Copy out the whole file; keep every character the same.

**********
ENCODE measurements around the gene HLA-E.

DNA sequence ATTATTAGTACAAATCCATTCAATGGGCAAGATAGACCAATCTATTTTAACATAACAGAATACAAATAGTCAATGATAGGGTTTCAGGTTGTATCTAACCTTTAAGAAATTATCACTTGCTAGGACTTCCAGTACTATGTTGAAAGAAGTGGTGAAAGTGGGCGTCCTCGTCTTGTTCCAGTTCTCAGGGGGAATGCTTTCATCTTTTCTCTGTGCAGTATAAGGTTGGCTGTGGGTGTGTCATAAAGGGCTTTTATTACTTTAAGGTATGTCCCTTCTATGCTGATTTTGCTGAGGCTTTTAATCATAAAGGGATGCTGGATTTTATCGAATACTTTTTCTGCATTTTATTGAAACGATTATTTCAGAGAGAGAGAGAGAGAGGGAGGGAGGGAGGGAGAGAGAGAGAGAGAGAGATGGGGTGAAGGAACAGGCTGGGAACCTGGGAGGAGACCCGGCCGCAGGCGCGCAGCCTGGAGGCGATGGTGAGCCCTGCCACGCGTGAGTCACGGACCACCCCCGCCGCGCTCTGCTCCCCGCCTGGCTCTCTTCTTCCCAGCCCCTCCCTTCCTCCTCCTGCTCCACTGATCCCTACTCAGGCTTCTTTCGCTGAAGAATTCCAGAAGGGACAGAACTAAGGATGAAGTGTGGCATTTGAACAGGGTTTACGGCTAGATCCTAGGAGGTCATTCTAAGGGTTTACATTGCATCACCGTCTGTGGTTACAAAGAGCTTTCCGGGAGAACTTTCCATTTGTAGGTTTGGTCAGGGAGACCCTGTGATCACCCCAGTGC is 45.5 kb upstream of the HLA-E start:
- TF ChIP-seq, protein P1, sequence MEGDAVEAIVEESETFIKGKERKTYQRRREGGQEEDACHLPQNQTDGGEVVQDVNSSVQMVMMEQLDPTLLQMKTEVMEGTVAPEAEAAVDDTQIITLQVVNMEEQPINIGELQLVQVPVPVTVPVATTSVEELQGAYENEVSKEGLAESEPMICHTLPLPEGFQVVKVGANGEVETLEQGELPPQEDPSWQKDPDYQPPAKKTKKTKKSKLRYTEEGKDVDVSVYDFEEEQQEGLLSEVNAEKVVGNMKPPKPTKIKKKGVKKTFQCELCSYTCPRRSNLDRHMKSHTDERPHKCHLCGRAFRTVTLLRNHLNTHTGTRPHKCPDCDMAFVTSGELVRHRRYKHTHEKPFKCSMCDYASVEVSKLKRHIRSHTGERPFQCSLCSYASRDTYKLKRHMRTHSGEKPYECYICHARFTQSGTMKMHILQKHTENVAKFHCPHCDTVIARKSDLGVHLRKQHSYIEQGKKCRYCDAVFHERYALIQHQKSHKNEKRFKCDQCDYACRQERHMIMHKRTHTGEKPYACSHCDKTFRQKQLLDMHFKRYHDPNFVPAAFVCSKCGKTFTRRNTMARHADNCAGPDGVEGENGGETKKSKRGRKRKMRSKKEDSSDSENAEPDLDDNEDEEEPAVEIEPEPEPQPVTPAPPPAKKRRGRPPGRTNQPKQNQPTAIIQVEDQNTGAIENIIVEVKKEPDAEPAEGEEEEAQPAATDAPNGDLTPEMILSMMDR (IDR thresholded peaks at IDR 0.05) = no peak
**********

ENCODE measurements around the gene HLA-E.

DNA sequence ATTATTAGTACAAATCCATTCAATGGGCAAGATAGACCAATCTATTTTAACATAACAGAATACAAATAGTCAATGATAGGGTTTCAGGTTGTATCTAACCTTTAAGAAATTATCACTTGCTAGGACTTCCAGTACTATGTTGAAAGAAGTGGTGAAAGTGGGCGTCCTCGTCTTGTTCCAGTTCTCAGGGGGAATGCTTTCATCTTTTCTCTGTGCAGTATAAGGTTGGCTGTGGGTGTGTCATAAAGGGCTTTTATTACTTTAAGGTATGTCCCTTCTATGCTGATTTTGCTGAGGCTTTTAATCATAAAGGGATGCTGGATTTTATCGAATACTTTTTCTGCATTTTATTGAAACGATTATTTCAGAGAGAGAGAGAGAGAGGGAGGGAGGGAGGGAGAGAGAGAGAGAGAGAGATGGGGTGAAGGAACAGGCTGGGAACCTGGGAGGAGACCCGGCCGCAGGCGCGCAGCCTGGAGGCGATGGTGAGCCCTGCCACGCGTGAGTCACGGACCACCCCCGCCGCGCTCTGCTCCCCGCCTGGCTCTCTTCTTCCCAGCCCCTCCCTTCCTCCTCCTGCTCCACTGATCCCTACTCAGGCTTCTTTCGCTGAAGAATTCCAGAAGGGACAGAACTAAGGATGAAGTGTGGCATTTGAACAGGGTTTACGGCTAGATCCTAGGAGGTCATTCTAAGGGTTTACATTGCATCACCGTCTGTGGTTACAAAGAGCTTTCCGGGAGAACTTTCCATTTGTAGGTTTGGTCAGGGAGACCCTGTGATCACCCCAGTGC is 45.5 kb upstream of the HLA-E start:
- TF ChIP-seq, protein P1, sequence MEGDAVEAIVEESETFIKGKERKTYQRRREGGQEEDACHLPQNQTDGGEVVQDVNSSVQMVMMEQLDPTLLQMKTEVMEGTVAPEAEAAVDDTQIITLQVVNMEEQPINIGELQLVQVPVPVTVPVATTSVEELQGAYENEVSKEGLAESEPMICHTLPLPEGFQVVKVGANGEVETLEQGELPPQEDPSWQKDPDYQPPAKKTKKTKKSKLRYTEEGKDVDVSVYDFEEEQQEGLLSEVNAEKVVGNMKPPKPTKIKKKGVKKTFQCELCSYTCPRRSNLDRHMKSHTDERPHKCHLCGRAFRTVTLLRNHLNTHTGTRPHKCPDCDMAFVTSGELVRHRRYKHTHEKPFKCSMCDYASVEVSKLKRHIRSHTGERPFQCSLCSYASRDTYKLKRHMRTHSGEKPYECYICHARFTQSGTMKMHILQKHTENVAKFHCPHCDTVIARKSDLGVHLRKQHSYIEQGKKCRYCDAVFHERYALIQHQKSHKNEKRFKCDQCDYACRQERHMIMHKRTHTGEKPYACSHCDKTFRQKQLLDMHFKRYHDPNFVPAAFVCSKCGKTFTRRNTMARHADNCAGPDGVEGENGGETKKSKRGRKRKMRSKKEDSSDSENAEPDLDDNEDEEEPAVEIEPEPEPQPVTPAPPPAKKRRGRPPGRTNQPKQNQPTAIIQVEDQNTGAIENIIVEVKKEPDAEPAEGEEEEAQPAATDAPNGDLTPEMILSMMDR (IDR thresholded peaks at IDR 0.05) = no peak